The 5 Most In-Demand Life Science Jobs for 2017

Published: Dec 20, 2016

The 5 Most In-Demand Life Science Jobs for 2017 December 15, 2016
By Mark Terry, Breaking News Staff

Although in general there are plenty of jobs in the life sciences, certain areas seem to be trending upward. Paul Strouts, global managing director of Hays Life Sciences, a worldwide recruiting firm, recently selected five areas that deserve special notice.

The 5 Most In-Demand Life Science Jobs for 2017
Research Technician (Immunology)
$52,645 to $103,159
Senior Researcher (Genomics/Genetics)
$38,987 to $141,031
Clinical Project Manager (CPM)
$55,464 to $126,383
Chief Scientific Officer (CSO)
$85,284 to $268,744
Specialists in Biotechnology
$55,140 to $391,095

1. Research Technician (Immunology)

In this case, the argument here is for growth in vaccine sales. Vaccine sales revenues worldwide grew 11 percent in 2015 compared to 2014. What Strouts doesn’t point out, though, is that immuno-oncology is an enormous area now. Immuno-oncology is typically two-fold, utilizing molecules called checkpoint inhibitors that prevent tumors’ ability to hide from the immune system, and engineering immune cells to more easily and strongly identify and attack cancer cells.

Strouts writes, “Applicants for research roles in immunology should ideally have a degree in a biomedical-related subject and laboratory experience, with good communication skills to support a collaborative working environment.”

Pay range: According to Glassdoor, the national average salary of a Life Sciences Research Assistant is $52,645. That number seems to be more closely associated with university-based research jobs. The Scientist’s 2015 Life Sciences Salary Report provided jobs in Immunology as having an average salary of $103,159. That likely applies to PhD-level positions. In terms of “Research Technician” as a title, typically with a bachelors or master’s degree, the average salary is $55,140.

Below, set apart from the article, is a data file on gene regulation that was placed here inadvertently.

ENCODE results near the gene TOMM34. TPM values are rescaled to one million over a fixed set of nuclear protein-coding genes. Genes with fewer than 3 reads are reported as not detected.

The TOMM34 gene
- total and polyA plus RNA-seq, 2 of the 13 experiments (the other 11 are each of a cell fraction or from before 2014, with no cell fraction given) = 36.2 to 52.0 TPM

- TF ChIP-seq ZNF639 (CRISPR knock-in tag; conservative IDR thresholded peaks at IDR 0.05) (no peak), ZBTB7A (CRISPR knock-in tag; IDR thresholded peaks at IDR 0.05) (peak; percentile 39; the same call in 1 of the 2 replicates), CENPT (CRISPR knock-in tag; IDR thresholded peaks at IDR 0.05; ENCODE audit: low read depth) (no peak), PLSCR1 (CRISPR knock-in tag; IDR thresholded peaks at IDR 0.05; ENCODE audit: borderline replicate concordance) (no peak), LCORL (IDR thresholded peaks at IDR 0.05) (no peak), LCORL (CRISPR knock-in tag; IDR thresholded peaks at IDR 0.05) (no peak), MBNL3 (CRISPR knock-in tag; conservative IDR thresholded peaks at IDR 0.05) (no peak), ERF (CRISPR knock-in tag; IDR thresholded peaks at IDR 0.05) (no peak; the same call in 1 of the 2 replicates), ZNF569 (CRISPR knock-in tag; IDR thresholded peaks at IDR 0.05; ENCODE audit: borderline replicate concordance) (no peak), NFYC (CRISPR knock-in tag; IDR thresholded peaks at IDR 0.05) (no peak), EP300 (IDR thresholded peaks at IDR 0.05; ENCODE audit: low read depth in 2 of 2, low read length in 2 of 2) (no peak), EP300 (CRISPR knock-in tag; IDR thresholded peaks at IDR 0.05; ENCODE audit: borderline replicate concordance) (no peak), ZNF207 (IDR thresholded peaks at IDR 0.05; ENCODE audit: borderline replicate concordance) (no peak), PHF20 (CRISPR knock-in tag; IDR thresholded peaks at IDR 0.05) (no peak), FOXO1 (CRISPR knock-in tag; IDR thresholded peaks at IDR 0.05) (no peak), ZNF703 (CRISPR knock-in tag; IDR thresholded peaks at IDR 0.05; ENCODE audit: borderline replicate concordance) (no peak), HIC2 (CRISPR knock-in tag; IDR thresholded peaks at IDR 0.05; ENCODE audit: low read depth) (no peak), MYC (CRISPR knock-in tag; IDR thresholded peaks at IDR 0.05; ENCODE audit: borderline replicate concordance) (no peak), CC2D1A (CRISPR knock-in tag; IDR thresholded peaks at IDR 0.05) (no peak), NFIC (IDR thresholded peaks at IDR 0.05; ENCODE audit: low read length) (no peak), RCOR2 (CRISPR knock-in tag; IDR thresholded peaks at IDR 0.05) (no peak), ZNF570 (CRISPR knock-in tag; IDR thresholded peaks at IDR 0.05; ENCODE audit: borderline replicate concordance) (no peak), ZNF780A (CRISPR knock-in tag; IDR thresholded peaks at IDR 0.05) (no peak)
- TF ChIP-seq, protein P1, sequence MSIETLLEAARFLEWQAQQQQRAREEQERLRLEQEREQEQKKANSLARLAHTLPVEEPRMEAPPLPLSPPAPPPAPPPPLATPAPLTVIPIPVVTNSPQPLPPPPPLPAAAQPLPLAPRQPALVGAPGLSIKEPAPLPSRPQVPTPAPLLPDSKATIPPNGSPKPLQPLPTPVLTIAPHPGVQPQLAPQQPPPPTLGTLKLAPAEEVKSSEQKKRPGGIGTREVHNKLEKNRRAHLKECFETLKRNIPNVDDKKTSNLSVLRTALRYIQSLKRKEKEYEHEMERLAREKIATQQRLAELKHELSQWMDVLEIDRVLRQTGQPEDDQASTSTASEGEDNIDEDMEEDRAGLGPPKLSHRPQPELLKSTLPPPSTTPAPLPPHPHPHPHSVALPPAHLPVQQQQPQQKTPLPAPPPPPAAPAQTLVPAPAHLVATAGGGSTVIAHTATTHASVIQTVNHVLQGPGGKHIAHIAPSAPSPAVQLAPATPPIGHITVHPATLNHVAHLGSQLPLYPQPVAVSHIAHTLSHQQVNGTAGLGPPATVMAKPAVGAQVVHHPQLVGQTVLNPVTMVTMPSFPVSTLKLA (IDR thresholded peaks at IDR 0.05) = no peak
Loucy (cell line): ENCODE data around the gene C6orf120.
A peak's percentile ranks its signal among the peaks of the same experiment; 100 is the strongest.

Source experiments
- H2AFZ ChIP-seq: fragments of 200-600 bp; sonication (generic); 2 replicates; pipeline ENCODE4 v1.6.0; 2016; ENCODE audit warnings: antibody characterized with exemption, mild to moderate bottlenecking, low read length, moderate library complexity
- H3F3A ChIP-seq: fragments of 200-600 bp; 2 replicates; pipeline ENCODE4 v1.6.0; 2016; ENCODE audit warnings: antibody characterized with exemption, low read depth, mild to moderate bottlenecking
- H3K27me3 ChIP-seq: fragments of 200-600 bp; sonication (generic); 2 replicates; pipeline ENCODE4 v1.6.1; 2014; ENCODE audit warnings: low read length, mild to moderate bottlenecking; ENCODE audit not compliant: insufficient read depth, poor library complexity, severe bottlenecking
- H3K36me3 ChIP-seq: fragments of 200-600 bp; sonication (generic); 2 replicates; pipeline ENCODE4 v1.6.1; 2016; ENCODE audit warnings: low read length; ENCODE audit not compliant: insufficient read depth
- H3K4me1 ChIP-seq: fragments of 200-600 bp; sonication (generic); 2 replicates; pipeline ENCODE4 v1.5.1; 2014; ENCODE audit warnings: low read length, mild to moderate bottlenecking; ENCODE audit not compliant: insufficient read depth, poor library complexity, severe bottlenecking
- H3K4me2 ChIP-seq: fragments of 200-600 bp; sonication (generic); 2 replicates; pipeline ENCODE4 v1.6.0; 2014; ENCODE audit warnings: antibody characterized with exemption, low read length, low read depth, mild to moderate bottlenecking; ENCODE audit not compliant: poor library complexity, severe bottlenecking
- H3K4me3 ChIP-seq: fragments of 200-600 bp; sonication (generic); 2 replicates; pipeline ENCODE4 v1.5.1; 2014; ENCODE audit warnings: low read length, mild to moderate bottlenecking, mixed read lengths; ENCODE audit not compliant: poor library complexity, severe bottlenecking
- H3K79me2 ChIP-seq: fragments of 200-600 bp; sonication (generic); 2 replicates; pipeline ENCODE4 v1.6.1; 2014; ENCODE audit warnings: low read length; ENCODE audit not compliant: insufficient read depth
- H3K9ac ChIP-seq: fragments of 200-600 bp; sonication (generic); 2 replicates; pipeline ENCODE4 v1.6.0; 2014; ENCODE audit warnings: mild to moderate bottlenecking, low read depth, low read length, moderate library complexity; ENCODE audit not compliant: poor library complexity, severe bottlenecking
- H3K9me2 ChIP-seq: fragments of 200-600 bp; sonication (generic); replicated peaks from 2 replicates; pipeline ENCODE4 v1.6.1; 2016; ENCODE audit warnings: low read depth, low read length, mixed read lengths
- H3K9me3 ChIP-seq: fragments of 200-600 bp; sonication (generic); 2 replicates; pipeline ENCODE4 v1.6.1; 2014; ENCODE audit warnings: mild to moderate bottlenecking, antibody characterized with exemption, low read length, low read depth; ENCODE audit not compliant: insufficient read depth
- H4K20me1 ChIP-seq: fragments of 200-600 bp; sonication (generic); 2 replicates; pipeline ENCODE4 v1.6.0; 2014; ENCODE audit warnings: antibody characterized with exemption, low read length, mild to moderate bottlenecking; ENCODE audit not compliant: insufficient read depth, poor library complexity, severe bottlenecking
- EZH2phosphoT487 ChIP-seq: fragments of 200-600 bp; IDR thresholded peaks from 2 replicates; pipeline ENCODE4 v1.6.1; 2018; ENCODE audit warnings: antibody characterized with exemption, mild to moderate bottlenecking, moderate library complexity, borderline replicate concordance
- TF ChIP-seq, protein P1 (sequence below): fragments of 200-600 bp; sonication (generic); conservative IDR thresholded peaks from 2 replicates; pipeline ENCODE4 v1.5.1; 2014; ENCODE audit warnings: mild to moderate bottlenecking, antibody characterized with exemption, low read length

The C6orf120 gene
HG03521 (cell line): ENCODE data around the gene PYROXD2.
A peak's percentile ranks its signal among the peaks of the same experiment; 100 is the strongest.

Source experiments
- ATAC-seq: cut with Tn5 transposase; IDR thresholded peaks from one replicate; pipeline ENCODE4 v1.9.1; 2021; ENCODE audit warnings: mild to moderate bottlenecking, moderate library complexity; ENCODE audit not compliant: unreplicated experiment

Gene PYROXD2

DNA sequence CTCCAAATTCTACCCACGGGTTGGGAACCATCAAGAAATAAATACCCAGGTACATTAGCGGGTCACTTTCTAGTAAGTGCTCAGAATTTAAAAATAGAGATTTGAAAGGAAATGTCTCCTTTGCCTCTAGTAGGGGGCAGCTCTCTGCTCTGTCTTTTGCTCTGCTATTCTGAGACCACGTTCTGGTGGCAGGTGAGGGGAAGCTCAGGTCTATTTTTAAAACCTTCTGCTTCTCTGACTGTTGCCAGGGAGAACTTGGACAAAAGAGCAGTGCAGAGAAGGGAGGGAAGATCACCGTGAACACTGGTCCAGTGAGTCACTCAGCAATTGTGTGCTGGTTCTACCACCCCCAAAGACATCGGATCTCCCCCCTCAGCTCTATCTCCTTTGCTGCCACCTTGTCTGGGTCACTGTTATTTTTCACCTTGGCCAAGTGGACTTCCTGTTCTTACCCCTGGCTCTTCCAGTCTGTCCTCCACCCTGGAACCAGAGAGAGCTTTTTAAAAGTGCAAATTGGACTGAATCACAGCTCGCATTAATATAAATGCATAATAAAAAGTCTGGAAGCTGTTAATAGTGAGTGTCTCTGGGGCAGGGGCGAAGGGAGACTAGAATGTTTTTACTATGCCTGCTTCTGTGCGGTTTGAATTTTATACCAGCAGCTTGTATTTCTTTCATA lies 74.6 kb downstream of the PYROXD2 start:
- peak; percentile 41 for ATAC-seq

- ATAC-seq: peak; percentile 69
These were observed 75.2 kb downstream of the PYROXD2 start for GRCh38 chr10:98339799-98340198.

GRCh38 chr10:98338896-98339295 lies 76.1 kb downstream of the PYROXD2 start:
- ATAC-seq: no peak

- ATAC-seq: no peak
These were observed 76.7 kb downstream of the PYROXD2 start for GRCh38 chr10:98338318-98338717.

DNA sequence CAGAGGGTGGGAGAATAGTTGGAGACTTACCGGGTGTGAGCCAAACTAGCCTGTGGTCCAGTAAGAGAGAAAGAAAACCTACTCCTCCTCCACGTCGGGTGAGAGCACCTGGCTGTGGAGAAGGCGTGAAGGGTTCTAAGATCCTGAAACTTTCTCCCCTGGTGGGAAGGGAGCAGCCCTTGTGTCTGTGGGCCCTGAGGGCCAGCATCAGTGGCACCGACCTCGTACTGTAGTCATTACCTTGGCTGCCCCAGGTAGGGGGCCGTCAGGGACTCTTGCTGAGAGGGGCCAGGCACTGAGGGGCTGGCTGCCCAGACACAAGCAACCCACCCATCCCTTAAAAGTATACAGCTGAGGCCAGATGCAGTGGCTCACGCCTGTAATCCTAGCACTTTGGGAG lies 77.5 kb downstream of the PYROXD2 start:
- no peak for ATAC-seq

2. Senior Researcher (Genomics/Genetics)

Increasingly, aside from, perhaps, some level of chemistry or biochemistry, advances in the life sciences lean heavily on genetics and genomics. Genomics is a broader term encompassing the entire genome of an organism. Genetics focuses more on single genes and their specific roles. It’s not accurate to use the two words interchangeably, but it’s not completely accurate to think that they are separate, either. They overlap—a lot—and the training for both is essentially the same.

Strouts writes, “Senior research positions may require a degree in one of these disciplines and/or computer science. A PhD qualification and post-doctoral experience in the application of genomics would confer a distinct advantage.”

Pay range: The Scientist’s 2015 survey gives genetics an average salary of $97,815, and Genomics $119,994. Payscale lists geneticist as having an average salary of $74,199 per year, although the range is $38,987 to $141,031.

3. Clinical Project Manager (CPM)

A clinical Project Manager plans and manages clinical trials. Strouts notes that, with regulations expanding worldwide, this is a high-demand job. They tend to have backgrounds as Applied Immune Technologies with at least a minimum of a bachelor’s degree. Strouts writes, “Existing clinical team managers or clinical operations leaders transition well into the CPM role, but outsiders with the right combination of scientific knowledge, business acumen and communication skills may also be successful.”

Pay range: says that the range for CPMs in the U.S. starts at $55,464 and goes up to $126,383, with a median of $88,820.

4. Chief Scientific Officer (CSO)